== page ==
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Suppose I have a lamp that produces light at 5,5000 k. I need to play around with the color temperature and change it up and down (4,000 k, 6,000 k etc) at will. Based on my research, I believe there are "light filters" available that could change light from one color temperature to another.

My questions are:

  • Is there lumen loss when doing so & is there a formula to calculate it?
  • If yes, does it matter whether we are attempting to increase the color temperature (say from 5,500 to 6,000 ) or decrease it (say from 5,500 to 4,000 )?
  • From a scientific perspective if light is simply electromagnetic waves vibrating at a specific wavelengths how is it possible to transform light from one wavelength to the other? Are the light waves being absorbed by the filter at one wavelength and then being remitted at the other?
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closed as off-topic by Mo_, Bill N, knzhou, Daniel Griscom, Yashas Oct 1 '17 at 4:06

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  • "This question appears to be about engineering, which is the application of scientific knowledge to construct a solution to solve a specific problem. As such, it is off topic for this site, which deals with the science, whether theoretical or experimental, of how the natural world works. For more information, see this meta post." – Mo_, Bill N, knzhou, Daniel Griscom, Yashas
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  • $\begingroup$ What kind of light are you using? Is this a light that you might be able to actually change the temperature of (such as an incandescent light bulb)? $\endgroup$ – Cort Ammon Sep 12 '17 at 16:38
  • $\begingroup$ You might want to look at the background to the GE Reveal technology, like here. They are changing the color of the light - not actually the color temperature, just taking out some of the yellow. But the effect is pretty striking - the light definitely looks "whiter". $\endgroup$ – Floris Sep 12 '17 at 17:46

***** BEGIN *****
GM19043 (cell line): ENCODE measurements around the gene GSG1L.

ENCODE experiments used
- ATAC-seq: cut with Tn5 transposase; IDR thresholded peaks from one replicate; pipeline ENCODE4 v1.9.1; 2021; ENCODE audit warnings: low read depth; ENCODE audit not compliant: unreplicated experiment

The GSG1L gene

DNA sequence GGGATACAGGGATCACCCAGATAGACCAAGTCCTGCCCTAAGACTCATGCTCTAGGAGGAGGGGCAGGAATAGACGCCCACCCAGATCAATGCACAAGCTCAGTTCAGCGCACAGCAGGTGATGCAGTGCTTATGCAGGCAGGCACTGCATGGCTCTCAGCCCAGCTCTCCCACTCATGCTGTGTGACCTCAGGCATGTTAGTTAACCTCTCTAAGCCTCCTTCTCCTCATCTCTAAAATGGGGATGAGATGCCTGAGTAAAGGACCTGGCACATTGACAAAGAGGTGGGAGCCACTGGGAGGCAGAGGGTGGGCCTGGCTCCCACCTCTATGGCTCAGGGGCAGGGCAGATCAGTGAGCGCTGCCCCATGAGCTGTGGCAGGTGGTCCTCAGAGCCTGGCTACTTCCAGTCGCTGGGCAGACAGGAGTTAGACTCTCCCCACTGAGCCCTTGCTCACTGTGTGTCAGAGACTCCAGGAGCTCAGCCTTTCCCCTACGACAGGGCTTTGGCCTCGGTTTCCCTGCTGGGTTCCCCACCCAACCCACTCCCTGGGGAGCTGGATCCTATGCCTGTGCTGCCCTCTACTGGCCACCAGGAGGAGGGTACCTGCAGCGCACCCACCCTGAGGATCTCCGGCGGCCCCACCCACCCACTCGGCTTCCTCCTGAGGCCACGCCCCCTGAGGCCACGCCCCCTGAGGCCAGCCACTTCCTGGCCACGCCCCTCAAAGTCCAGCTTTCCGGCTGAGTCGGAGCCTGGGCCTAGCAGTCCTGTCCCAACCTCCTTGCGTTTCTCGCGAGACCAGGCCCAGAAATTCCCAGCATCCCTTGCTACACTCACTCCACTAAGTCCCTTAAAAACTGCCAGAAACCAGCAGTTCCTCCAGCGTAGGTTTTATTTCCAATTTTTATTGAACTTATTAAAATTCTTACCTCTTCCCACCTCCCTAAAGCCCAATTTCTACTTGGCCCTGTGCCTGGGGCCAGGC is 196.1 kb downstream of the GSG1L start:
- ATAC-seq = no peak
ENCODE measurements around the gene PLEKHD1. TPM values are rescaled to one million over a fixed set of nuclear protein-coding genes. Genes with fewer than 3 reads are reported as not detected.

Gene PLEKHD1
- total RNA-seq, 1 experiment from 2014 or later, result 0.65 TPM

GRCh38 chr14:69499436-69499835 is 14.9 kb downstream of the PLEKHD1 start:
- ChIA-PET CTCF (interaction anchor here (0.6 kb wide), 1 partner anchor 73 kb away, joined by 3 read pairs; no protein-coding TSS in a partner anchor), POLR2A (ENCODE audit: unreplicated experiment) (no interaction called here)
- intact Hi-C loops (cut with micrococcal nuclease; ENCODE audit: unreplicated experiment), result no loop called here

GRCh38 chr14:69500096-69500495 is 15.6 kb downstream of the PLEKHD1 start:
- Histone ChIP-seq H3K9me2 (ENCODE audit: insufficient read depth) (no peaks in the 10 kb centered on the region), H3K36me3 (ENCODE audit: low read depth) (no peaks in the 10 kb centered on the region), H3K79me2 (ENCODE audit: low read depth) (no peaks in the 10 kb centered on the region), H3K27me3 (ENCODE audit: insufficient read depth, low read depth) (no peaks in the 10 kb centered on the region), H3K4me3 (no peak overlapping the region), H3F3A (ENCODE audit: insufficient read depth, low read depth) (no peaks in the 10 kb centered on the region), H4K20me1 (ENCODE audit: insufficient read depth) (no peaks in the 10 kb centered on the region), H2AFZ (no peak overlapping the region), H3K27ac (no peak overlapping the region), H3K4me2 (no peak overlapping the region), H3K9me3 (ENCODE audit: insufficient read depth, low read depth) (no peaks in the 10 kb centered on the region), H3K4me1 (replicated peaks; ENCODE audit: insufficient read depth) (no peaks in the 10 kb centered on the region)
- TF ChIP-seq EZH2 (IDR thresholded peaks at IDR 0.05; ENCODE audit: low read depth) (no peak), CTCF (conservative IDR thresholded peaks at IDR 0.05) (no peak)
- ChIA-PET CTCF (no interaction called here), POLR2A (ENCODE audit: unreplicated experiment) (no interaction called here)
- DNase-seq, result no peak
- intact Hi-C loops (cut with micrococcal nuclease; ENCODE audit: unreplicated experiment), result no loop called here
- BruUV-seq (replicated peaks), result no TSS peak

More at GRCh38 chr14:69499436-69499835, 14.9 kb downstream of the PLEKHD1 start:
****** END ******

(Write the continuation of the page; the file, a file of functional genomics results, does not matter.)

• $\begingroup$ 55000 K is extreme ultraviolet or Röntgen... maybe you wanted to write 5500K, it is yet nice. $\endgroup$ – peterh Sep 24 '17 at 9:28
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Is there lumen loss when doing so & is there a formula to calculate it?

Yes. A filter can only absorb light, not increase it.

The formula is unfortunately not simple. It would relate the absorbtion spectrum of the filtter with the emission spectrum of the lamp, weighted by the (standardized) sensitivity spectrum of the human eye.

From a scientific perspective if light is simply electromagnetic waves vibrating at a specific wavelengths how is it possible to transform light from one wavelength to the other

A lamp doesn't just produce one wavelength. It produces a wide range of wavelengths with different amounts of power in each one (characterized by a spectrum). For an incandescent lamp, the spectrum will span the entire human visible range, and well into the infrared (and a bit into the ultraviolet). This will more-or-less approximate the emission of a black-body radiator with a certain temperature. The color temperature tells us what temperature black-body this lamp most closely approximates.

Your color-temperature conversion filters will reduce the power in some wavelengths while passing power at others to try to make the output approximate the spectrum of some other temperature of black-body. It won't be able to create power at wavelengths where the lamp didn't produce it, and it won't be able take power in at one wavelength and output it at another. There are devices that can do this, but they don't act equally on wide ranges of wavelengths, so they aren't much use for this kind of application.

If your lamp is a fluorescent bulb or an RGB LED system, things get more complicated, and a temperature conversion filter that is meant for incandescent bulbs might not give good results when used with these source, or vice versa.

That said, temperature conversion filters are likely to be available for common cases like trying to make fluorescent light look more like sunlight. This is (or was before digital photography became the norm) a very common filter available for photographers.

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Is there a lumen loss?

Filters work by attenuating some wavelengths. The amount of light that comes out of a filter will be less than the amount that went in no matter how you define "amount."

Does [the lumen loss depend on] whether we are attempting to increase the color temperature [...] or decrease it?

Nope. Either way, A filter only works by attenuating some wavelengths.

how is it possible to transform light from one wavelength to the other?

Filters don't do that, but there is another phenomenon called fluorescence that you might want to read about.

Are the light waves being absorbed by the filter at one wavelength and then being remitted at the other?

Photons that are absorbed by a filter are not re-emitted. Their energy increases the temperature of the filter.

Photons that are absorbed by atoms/molecules in a fluorescent substance temporarily raise the energy of electrons in the material. The electrons give up some of that energy by emitting new photons of longer wavelength.

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